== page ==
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Paralyzed by the Puzzle, or Propelled by the Path

Paralyzed, by the Puzzle, or Propelled by the Path The common things that drive investors and much of the investment industry stand in stark contrast to what drives markets and what investors need to do in order to find successful outcomes. We cover this, where we see opportunities today and our track record of being advisors of conviction in this week’s messages.

Paralyzed, by the Puzzle, or Propelled by the Path

The common things that drive investors and much of the investment industry stand in stark contrast to what drives markets and what investors need to do in order to find successful outcomes. We cover this, where we see opportunities today and our track record of being advisors of conviction in this week’s messages.

Five Things You Should Know

  1. Equity Markets – were lower this week with U.S. stocks (S&P 500) down -3.21% while international stocks (EAFE) fell -3.55%.
  2. Fixed Income Markets – were lower with investment grade bonds (AGG) down -1.02% while high yield bonds (JNK) fell -1.60%.
  3. Global Inflation Climbs – elevated gas prices have created another monthly all-time high (+9.1%) for Euro-area inflation, almost assuring a massive interest-rate hike from the ECB when they convene next week. Investors are now pricing in a 75-basis point hike as economists warn households are set to face large hikes in energy costs. Meanwhile recent reports out of the U.K. suggest inflation could reach upwards of 22% next year if gas prices remain elevated.
  4. Job Market Update – the economy added 315K non-farm payrolls for the month of August, which is well below July’s payroll report of a staggering 526K jobs added. This is a healthy (cooling) reading and hiring is happening across all sectors, most notably in professional business services and healthcare at 68K and 48K, respectively. To date, employment is now 240K above pre-pandemic levels noted in February of 2020. The unemployment rate slightly rose 0.2% to 3.7%.
  5. Key InsightThe common things that drive investors and much of the investment industry stand in stark contrast to what drives markets and what investors need to do in order to find successful outcomes. We cover this, where we see opportunities today and our track record of being advisors of conviction in this week’s messages.

Insights for Investors

Intro – The Participant (Actors)

The journey of an investor can certainly rival some of the best dramas ever written with plenty of fear, greed, successes, and failures. While the markets, like life, often get blamed for this drama the “participants” certainly play their part in it as well.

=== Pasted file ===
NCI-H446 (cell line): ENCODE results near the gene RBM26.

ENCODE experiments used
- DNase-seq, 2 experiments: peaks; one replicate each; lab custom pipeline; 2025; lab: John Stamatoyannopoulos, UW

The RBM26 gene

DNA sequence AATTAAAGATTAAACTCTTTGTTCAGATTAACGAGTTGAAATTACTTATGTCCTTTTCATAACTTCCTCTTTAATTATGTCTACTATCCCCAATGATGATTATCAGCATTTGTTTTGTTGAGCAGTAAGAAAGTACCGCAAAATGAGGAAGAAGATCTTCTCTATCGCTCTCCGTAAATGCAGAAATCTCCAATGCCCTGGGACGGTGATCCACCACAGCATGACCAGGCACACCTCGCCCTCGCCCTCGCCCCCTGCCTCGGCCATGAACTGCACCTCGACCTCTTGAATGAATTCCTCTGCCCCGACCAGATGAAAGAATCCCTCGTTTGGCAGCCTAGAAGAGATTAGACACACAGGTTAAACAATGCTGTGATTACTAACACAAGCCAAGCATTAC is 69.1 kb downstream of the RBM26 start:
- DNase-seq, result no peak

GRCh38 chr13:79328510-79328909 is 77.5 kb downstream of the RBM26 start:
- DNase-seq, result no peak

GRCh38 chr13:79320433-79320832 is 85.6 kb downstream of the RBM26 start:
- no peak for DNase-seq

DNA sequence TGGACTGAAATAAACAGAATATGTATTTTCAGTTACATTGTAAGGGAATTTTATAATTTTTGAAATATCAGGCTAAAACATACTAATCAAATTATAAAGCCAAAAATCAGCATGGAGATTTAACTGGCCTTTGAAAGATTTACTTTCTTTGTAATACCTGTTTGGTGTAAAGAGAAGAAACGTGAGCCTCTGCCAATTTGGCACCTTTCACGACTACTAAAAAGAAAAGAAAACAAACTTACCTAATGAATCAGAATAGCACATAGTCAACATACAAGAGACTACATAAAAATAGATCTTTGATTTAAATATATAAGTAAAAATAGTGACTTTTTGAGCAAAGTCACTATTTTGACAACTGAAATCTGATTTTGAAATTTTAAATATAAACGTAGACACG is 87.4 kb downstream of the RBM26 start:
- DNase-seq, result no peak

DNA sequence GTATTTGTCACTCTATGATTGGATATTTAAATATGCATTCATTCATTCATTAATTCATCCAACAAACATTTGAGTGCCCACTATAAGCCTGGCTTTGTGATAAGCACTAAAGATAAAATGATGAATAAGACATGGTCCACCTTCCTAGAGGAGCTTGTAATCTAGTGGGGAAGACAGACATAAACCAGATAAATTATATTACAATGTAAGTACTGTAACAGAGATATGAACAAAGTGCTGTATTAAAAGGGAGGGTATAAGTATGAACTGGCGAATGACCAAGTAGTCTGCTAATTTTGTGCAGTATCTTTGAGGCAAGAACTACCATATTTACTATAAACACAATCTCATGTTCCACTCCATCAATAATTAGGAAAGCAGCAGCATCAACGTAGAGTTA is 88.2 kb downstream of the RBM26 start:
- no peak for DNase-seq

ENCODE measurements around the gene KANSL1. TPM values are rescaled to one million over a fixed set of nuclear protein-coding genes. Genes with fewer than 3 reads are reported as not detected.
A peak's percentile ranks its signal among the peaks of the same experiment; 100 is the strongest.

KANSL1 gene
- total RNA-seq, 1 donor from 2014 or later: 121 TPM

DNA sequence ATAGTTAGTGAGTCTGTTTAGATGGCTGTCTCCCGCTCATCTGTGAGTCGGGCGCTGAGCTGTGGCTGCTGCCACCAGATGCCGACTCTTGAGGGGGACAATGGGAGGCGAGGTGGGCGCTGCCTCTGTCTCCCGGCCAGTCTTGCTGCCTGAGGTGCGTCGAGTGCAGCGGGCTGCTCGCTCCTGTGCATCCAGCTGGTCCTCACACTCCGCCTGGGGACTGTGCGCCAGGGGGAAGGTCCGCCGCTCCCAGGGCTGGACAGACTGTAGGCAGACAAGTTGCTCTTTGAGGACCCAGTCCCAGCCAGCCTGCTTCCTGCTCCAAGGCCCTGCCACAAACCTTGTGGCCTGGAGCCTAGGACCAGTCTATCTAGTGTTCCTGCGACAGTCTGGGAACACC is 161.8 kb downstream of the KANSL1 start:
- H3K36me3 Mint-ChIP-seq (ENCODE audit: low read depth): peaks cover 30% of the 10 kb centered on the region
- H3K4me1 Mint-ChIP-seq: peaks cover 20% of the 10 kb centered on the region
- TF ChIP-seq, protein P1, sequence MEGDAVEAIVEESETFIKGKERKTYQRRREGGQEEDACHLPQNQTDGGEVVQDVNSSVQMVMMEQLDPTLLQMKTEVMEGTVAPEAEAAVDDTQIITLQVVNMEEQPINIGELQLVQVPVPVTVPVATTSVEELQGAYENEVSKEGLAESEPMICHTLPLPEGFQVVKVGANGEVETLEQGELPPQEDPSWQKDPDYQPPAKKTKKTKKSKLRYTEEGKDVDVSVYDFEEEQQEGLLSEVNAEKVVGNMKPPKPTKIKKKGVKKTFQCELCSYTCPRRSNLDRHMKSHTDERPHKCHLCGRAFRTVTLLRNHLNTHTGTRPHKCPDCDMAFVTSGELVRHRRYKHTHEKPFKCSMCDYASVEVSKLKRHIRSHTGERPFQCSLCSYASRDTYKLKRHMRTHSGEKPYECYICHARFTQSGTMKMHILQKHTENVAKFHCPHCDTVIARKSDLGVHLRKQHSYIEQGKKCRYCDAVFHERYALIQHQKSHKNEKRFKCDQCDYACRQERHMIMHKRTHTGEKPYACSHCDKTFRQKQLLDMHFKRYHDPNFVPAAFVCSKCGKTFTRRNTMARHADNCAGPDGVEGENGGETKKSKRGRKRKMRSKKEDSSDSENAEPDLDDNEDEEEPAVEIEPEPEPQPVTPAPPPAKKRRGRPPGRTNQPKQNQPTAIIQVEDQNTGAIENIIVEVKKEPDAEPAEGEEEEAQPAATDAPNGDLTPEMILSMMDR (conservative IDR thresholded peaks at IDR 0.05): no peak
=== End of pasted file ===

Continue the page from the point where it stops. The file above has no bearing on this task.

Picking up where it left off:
How so?

When it comes to investors one of the issues that exacerbates poor decision making, which leads to more “drama”, is the strong desire to view things in a binary fashion as being good or bad. There are many times, such as now, when things are very gray and the best advice I can give is “when in doubt … don’t.”

That isn’t to say changes in one’s plan or portfolio should never occur, in fact they must which brings us to the issue with much of the investment industry. Coming to the point where you are confident in the need to make changes takes a) a lot of homework, b) no conflicts of interest so you can make those decisions with only the client in mind, and c) courage to perhaps look foolish for a time. The issue is that many brokers/advisors want an easy workload and/or easily defensible path forward and right decisions as we discussed before usually are “hard” to make.

Finally, is Mr. Market. If you wonder why investors and advisors struggle so much it’s that the traits that often defined them outlined above are the antithesis of how Mr. Market acts. Mr. Market (and the economy) is anything but easily definable as good or bad, and in fact almost always has good reasons for investors to embrace hope or fear – realizing this and letting them “balance” your emotions is the key. Furthermore, unlike those in the industry hiding behind scripts and cliches the market is anything but static. The market, as the old saying goes, is most likely to do whatever will surprise the most people.

The Path Forward

With so much potential peril, why even invest (e.g., leave the shore)?

To be frank because life demands it for most all of us.

To reach the goals we have for our families, whether those are exciting things such as family vacation, higher education or a vacation home or simply to safely provide for basic needs, we need to save and have that money earn us a return/income.

For those of you that worry a bit more than some, it is critical to remember the damaging effects of inflation over time. A mere 3% inflation rate over 10 years destroys over 25% of your purchasing power.

Doing nothing and “staying on the shore” is simply not an option for most.

The good news is that while yes there will be “waves of volatility, successfully reaching your goals on the other side is not dependent on your ability to predict the market’s “weather.”

The Problem (& the Solution)

To reiterate the problem, or challenge, for investors is to let go of the pressure to predict, to be perfect, and/or to define with exactitude a market whose nature will only frustrate such efforts to the point of countless failures.

That said, staying with an approach or advisor that never adapts may be “easy” in the short run, but result in a much “harder” reality down the road.

The good news is this isn’t mission impossible. Discipline, doing the hard thing (e.g., taking time to plan and “buying” low) and diligently monitoring for opportunities can result in investors making amazing progress over time.

The Puzzle – What to do with today’s market?

Is inflation abating or going to stay stubbornly high? Are we in a technical recession today or perhaps headed towards a severe one tomorrow? There are as many questions today as I can recall in quite some time. Questions with answers that only time will unveil.

This all results in an environment that challenges the issues raised above as much as any investing environment would.

To those investors looking to define the current outlook as good/improving or bad, an honest look at the data will only frustrate and result in more confusion. Growth is moderating but it’s still there, so too with inflation.